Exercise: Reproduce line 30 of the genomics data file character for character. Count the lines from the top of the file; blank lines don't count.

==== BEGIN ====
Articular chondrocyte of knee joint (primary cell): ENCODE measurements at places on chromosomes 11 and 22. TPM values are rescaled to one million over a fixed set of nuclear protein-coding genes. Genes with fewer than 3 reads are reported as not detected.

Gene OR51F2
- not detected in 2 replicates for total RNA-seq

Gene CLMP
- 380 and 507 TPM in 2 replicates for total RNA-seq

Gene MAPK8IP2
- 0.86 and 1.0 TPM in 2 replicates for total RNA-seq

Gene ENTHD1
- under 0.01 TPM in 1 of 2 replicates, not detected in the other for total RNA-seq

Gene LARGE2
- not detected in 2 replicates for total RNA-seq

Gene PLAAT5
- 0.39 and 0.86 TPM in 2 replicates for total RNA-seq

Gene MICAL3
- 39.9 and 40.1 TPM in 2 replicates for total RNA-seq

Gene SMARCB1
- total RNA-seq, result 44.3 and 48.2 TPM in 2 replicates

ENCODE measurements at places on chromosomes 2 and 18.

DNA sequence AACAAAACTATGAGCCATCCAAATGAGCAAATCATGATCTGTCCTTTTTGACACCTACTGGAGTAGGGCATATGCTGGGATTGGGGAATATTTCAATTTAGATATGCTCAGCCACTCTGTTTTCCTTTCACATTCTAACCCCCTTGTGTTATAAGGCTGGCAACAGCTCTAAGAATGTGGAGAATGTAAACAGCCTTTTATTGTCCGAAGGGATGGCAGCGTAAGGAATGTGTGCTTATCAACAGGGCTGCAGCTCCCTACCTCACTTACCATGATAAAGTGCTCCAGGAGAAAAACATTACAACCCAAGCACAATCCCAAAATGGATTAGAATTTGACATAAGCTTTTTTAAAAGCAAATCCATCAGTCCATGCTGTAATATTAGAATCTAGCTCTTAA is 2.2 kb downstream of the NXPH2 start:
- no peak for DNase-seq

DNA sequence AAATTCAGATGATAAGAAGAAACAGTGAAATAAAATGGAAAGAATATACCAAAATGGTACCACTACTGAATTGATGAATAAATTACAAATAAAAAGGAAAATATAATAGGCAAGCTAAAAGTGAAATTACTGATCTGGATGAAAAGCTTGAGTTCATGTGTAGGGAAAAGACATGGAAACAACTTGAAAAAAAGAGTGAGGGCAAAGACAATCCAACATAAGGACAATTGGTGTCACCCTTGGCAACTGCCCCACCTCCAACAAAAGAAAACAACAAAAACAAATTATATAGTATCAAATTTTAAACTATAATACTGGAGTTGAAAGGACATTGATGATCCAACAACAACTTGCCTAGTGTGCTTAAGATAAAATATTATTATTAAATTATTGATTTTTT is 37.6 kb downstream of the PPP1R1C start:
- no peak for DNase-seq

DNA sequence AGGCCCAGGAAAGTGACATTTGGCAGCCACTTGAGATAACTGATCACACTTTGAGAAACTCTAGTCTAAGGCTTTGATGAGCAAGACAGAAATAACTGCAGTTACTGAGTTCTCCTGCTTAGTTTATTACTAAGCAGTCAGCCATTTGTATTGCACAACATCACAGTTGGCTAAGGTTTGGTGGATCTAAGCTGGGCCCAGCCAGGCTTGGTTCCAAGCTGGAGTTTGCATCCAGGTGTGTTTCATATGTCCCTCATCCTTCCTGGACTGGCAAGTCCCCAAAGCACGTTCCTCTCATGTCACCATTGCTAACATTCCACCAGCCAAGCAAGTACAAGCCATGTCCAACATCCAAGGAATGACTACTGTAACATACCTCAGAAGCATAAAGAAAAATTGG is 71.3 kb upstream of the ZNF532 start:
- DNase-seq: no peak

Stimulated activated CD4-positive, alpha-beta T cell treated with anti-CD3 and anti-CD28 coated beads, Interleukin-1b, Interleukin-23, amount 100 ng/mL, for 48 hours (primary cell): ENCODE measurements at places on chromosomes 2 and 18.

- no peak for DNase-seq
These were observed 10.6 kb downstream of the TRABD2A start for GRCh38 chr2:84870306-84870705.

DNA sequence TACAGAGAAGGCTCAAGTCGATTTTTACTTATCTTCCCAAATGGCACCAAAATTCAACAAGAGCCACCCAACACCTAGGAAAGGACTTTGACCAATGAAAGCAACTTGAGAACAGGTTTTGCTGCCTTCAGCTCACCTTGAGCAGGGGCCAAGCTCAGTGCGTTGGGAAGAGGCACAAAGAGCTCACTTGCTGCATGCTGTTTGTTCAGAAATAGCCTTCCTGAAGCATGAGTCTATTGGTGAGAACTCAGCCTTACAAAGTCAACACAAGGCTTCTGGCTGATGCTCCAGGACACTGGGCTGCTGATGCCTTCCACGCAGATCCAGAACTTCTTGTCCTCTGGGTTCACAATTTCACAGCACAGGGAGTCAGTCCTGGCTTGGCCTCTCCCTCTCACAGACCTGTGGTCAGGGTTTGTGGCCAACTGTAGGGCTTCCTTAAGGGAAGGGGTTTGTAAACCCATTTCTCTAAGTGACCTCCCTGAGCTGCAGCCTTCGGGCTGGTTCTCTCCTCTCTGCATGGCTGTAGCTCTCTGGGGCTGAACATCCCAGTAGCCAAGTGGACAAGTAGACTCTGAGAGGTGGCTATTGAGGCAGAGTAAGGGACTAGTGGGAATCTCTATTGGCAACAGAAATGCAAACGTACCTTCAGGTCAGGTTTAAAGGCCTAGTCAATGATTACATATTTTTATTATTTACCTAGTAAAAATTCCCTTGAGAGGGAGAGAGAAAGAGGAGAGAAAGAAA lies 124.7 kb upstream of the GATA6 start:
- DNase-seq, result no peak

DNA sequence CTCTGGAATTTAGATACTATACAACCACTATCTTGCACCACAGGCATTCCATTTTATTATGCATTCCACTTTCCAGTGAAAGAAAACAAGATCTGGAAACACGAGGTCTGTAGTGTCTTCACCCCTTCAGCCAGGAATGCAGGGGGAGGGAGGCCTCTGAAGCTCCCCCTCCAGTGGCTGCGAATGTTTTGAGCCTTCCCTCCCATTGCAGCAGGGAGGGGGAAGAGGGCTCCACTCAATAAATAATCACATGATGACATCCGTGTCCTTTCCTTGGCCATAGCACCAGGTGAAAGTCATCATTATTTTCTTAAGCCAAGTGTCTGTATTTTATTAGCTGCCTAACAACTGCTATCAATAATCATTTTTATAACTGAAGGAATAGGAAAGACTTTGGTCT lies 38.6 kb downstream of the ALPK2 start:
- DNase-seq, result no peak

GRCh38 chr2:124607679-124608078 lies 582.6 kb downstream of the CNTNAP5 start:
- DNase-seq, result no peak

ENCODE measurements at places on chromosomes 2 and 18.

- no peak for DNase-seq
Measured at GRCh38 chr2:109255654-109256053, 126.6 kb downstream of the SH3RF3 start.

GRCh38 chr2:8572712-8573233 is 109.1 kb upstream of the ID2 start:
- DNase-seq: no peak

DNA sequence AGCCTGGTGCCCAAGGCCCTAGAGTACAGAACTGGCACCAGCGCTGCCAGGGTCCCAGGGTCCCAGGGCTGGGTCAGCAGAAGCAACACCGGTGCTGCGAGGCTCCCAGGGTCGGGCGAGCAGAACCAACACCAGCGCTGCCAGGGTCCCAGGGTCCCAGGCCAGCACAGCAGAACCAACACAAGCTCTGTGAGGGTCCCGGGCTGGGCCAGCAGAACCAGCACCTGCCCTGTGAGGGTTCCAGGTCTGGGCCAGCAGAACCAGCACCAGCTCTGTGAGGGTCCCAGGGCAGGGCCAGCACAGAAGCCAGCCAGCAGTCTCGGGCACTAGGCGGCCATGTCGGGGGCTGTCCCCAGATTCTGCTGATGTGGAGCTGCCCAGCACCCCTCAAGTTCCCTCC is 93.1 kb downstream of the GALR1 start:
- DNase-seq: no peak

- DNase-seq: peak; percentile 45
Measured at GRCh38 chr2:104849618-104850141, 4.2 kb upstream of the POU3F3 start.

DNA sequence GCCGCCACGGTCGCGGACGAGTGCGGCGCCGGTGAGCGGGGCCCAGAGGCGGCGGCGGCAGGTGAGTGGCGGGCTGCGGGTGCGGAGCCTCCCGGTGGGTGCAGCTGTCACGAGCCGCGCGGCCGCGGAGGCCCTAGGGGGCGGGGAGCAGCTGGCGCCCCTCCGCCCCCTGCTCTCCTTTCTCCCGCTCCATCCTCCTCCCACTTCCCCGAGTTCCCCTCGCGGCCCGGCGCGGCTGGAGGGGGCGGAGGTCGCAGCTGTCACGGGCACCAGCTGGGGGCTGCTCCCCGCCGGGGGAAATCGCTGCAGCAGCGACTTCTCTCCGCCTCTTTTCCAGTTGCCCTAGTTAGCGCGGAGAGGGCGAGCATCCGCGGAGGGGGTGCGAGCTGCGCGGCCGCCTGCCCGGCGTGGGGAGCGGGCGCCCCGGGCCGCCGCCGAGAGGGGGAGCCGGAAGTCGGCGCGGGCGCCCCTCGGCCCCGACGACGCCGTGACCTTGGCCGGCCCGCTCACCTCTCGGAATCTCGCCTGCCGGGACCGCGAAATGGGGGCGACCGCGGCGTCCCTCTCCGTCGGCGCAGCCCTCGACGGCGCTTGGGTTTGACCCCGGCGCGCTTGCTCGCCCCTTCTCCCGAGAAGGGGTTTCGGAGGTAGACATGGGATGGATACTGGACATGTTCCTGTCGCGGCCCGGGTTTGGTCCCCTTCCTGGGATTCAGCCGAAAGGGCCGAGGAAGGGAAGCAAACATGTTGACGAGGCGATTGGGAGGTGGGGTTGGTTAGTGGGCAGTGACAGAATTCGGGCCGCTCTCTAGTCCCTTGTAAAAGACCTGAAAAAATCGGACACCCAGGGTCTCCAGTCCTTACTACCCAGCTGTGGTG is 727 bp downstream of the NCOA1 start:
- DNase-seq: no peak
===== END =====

DNA sequence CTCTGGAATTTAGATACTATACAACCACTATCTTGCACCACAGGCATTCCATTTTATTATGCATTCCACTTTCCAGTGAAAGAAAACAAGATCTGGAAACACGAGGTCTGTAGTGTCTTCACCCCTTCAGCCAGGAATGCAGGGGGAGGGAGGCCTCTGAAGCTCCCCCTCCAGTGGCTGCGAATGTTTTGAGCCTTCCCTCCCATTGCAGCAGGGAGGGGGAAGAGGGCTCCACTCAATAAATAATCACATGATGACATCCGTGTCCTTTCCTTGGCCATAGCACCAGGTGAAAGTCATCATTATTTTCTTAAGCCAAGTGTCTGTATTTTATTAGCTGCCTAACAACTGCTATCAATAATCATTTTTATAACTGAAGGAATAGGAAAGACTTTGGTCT lies 38.6 kb downstream of the ALPK2 start: